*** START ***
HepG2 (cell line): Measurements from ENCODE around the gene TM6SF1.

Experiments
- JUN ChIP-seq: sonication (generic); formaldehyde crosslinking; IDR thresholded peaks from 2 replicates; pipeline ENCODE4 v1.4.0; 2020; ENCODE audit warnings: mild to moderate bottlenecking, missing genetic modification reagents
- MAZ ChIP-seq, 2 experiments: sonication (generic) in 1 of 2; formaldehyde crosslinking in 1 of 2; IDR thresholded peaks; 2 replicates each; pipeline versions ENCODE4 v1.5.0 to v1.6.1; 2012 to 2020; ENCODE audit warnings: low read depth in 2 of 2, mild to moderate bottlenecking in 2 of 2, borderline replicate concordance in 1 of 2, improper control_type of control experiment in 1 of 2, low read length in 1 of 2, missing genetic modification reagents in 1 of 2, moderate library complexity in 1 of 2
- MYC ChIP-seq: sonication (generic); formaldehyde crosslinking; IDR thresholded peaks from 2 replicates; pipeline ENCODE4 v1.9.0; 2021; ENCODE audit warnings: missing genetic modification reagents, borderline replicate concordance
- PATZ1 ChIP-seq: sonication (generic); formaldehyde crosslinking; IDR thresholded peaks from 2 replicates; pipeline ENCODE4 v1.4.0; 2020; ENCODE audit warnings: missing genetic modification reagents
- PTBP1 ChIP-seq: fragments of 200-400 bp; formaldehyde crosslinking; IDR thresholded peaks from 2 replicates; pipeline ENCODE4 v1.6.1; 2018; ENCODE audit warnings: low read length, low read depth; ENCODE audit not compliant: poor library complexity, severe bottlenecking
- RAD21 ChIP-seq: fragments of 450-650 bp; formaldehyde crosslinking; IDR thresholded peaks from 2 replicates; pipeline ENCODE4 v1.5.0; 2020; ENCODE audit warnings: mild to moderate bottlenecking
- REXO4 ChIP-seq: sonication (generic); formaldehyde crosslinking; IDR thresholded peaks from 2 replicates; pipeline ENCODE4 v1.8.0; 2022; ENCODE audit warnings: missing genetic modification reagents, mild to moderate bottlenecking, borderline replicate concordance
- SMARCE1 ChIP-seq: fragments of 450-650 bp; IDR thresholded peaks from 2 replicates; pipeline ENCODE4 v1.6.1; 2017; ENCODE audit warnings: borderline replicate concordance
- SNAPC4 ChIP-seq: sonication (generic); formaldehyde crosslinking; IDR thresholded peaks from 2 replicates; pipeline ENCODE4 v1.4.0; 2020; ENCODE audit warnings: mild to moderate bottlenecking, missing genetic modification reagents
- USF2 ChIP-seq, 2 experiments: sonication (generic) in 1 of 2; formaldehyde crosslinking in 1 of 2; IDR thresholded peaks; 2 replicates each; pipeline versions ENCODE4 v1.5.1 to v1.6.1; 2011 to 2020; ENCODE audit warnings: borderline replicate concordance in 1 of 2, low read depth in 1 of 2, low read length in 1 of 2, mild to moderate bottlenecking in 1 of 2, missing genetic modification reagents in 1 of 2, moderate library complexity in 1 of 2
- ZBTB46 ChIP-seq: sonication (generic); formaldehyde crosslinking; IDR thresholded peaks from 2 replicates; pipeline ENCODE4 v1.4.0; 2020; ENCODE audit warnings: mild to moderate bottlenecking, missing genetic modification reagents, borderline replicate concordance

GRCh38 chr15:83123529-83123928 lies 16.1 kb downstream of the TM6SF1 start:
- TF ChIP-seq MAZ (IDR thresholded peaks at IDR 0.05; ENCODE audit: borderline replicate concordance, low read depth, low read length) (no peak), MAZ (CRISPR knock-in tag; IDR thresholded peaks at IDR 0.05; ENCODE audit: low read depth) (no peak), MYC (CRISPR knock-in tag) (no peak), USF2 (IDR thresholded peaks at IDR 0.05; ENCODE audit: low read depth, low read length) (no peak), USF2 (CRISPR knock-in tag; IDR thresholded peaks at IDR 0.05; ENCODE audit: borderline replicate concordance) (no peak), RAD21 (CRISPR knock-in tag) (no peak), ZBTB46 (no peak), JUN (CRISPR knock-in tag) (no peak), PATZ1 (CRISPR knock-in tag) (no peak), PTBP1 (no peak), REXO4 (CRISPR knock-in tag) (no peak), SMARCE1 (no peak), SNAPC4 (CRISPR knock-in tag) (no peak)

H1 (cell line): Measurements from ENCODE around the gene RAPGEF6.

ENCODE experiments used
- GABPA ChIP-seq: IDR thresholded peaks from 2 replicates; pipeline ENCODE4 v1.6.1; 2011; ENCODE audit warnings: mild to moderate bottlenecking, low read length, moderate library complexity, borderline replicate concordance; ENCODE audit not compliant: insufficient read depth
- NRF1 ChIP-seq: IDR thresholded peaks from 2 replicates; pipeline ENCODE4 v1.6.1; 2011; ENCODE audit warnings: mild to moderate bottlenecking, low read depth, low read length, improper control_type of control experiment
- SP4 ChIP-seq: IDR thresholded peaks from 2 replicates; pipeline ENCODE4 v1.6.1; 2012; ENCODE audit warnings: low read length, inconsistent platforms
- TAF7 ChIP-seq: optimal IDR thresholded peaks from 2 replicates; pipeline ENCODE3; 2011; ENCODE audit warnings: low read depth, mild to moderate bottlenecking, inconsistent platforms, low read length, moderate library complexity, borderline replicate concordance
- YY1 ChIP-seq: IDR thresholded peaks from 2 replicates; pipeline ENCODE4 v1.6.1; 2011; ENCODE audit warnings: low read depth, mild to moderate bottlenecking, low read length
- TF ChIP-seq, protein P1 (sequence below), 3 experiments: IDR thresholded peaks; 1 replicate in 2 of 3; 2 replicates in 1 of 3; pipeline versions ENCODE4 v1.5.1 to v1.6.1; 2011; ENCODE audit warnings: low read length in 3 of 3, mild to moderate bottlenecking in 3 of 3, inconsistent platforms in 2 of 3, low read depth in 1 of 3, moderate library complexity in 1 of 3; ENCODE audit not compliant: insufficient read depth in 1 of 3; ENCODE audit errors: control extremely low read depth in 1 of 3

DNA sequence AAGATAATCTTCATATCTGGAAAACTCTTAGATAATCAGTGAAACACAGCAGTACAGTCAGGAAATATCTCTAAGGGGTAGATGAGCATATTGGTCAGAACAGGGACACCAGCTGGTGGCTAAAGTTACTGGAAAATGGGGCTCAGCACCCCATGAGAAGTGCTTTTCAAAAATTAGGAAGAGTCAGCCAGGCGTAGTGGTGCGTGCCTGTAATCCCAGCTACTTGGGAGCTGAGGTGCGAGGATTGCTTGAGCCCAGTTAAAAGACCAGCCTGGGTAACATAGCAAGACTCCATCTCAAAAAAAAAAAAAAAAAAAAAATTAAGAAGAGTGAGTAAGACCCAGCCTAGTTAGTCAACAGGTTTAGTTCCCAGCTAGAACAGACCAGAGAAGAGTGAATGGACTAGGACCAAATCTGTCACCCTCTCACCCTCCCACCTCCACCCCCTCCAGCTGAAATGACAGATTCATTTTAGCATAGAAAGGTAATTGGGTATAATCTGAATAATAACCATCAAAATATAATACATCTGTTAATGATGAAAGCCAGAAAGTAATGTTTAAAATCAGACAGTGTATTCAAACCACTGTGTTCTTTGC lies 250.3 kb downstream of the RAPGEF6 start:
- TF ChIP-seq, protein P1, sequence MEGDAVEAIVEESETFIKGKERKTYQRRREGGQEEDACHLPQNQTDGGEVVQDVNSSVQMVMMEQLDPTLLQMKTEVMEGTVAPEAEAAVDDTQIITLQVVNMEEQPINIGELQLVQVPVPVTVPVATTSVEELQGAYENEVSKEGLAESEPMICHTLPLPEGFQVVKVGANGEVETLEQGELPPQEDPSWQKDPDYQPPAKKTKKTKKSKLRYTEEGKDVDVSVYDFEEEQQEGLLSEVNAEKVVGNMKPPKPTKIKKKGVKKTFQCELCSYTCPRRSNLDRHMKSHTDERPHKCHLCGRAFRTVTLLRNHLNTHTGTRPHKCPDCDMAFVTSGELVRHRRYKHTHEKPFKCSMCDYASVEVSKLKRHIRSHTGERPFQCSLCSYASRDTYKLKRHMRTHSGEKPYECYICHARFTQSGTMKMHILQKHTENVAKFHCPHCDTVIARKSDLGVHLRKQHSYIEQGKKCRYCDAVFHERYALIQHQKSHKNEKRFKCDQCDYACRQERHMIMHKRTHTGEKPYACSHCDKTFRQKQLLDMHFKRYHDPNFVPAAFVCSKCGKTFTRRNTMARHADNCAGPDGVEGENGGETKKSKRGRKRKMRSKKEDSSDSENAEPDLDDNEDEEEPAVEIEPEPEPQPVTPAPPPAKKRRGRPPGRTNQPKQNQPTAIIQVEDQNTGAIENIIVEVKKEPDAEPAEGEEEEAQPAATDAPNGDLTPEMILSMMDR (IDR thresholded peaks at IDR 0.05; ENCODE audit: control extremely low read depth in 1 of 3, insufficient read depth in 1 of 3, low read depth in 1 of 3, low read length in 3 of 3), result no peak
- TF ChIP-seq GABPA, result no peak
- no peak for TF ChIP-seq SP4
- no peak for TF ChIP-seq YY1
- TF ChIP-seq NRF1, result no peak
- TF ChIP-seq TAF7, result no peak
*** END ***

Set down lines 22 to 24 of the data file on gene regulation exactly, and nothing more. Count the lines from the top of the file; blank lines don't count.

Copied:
- YY1 ChIP-seq: IDR thresholded peaks from 2 replicates; pipeline ENCODE4 v1.6.1; 2011; ENCODE audit warnings: low read depth, mild to moderate bottlenecking, low read length
- TF ChIP-seq, protein P1 (sequence below), 3 experiments: IDR thresholded peaks; 1 replicate in 2 of 3; 2 replicates in 1 of 3; pipeline versions ENCODE4 v1.5.1 to v1.6.1; 2011; ENCODE audit warnings: low read length in 3 of 3, mild to moderate bottlenecking in 3 of 3, inconsistent platforms in 2 of 3, low read depth in 1 of 3, moderate library complexity in 1 of 3; ENCODE audit not compliant: insufficient read depth in 1 of 3; ENCODE audit errors: control extremely low read depth in 1 of 3

DNA sequence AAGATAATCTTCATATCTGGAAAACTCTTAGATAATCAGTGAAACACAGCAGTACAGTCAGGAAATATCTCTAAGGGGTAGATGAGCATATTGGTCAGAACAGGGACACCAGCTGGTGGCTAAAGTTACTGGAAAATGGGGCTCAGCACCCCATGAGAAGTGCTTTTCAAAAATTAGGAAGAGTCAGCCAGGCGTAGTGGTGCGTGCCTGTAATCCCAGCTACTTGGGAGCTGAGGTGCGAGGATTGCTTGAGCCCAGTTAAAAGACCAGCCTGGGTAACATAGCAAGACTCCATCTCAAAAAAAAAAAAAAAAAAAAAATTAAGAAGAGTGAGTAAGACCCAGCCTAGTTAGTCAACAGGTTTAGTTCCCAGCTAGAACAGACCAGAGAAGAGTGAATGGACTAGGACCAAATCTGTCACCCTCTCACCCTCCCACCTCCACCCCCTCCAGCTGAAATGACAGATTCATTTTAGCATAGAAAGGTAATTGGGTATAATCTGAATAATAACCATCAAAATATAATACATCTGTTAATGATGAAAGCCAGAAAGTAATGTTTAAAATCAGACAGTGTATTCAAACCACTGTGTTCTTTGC lies 250.3 kb downstream of the RAPGEF6 start: